“This doesn’t feel right,” Lance said. He settled on the name Joe. He tried it out, hoping it fit. “You notice how quiet it is in the woods, Joe?”
“Yeah, that sure is weird.” Joe cocked an eyebrow toward the trees. “Never heard ‘em so quiet before.”
The details of Joe’s life came back to Lance then. The man had been a coal miner outside of the small, turnpike town of Somerset. He’d drifted to the safe zone in Greensburg after the collapse and had managed to worm his way to the compound a few weeks ago. He was a tough, salt-of-the-earth man who would give you the shirt off his back.
Lance bent down by the rifle and shined the spotlight on it.
He spotted a red splotch on the barrel. “Oh, shit.”
“What?” Joe knelt beside him, leaning over the gun. His eyes narrowed when he saw the blood. “Sumbitch.”
Lance crept further along, staying low and quiet. More blood ran through the grass, trailing toward the trees. It grew thicker, more prevalent, as they got closer to the edge of the forest.
He stopped in front of a briar bush and shined his light across it. Several branches were bent and broken, mangled stalks hanging. Tall grass at the base of the bush was trampled, angling into the woods.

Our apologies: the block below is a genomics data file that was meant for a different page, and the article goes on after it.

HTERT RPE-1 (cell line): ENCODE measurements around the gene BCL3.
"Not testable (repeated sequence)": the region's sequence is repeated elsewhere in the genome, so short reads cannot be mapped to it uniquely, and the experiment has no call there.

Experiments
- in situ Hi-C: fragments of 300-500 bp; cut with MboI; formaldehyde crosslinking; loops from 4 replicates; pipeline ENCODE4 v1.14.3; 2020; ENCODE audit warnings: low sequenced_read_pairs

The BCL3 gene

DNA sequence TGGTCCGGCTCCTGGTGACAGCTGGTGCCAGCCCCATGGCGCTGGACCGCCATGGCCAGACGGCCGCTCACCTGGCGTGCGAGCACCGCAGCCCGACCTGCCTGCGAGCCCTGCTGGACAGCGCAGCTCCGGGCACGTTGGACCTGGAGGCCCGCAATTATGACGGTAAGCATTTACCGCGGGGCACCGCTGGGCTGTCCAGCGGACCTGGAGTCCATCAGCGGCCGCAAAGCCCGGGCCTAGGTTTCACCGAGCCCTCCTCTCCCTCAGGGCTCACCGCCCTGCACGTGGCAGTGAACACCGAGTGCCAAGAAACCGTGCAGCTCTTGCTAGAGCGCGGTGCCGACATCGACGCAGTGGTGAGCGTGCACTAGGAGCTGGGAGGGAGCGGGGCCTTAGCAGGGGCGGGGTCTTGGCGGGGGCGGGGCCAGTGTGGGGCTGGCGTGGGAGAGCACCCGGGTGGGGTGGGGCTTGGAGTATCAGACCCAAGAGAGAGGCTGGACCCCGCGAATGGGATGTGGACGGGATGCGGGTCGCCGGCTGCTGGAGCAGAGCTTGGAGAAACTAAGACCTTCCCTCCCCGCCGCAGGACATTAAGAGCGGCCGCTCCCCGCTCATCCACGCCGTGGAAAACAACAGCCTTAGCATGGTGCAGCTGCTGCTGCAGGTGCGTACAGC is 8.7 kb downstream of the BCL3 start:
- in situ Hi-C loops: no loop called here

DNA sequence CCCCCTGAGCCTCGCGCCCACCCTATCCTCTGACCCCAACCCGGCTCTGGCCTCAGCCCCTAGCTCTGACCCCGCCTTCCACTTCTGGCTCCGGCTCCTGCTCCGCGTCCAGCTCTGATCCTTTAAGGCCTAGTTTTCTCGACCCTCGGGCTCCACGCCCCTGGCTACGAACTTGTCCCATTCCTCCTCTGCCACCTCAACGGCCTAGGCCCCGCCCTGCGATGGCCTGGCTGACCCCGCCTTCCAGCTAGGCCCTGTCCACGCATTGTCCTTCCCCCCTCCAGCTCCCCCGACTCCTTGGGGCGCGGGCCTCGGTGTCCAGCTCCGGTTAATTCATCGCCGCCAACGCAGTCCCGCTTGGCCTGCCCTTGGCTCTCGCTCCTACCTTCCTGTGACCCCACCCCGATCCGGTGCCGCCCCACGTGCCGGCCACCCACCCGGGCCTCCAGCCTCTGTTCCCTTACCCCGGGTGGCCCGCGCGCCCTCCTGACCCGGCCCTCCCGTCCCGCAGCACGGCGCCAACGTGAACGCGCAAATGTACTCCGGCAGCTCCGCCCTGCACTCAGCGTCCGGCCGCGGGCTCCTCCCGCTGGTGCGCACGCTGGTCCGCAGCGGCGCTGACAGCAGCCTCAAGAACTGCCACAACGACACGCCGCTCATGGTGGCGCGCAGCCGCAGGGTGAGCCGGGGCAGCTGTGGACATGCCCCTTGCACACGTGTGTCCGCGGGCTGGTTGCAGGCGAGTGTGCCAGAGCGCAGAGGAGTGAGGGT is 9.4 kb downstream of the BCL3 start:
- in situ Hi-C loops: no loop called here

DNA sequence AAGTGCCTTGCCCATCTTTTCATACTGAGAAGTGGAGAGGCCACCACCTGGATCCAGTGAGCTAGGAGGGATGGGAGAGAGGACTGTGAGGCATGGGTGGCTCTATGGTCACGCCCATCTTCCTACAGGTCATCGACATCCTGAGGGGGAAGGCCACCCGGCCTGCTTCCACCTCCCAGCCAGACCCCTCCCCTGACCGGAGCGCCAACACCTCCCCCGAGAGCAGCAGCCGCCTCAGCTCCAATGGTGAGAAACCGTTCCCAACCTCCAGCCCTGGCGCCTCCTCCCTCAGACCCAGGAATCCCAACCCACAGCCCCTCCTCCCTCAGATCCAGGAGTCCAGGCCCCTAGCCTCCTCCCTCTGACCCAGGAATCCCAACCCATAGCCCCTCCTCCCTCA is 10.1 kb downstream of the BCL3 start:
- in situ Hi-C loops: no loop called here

Joe came up beside Lance. He whispered, “How the hell did they get hold a him an’ drag him away without anybody seeing? How come he didn’t scream?”
Lance wrestled with those same questions. He stood and shined the spotlight between the trees, searching for the boy. The utter silence disturbed him even more now that he’d seen the blood trail. “Maybe it wasn’t the Vladdies that did this.”
“You think a man did it?”
“Vladdies aren’t much for stealth and patience. They barrel in and smash everything. They’re all hunger and rage.” Lance stared at the trees. The last thing they needed was another rogue sect of psychopaths attacking the camp. They had enough to deal with.
Something moved ahead of them, a few dozen yards in. A rustling crackle, like trampled leaves, lasted for a split second.
“You see that?” Joe whispered.
Lance didn’t respond. He angled his light at the spot, holding his breath. Was the boy out there, bleeding to death? Why hadn’t he called out?
Another guard sat off to their left, ogling them. Lance waved him over as well.
“What are you guys doin’ over here?” the man asked. He shifted a shotgun from his right hand to his left. “Where’s Billy?”
“That’s the million-dollar question.” Lance nodded at the cabin behind them. “Go and get some help. Joe and I are going to see if we can find him.”
“What? I don’t—”
“Something dragged him into the woods.”
The man’s eyes surveyed the shadows trailing behind the trees. “Fuck me.”
Lance slapped him on the shoulder. “Go. Tell them to bring the big lights out, so we can light up the whole area.”
The man nodded and jogged off.
“Don’t tell me you want to go in there.” Joe grimaced. “We won’t stand a chance if any of those
are out there.”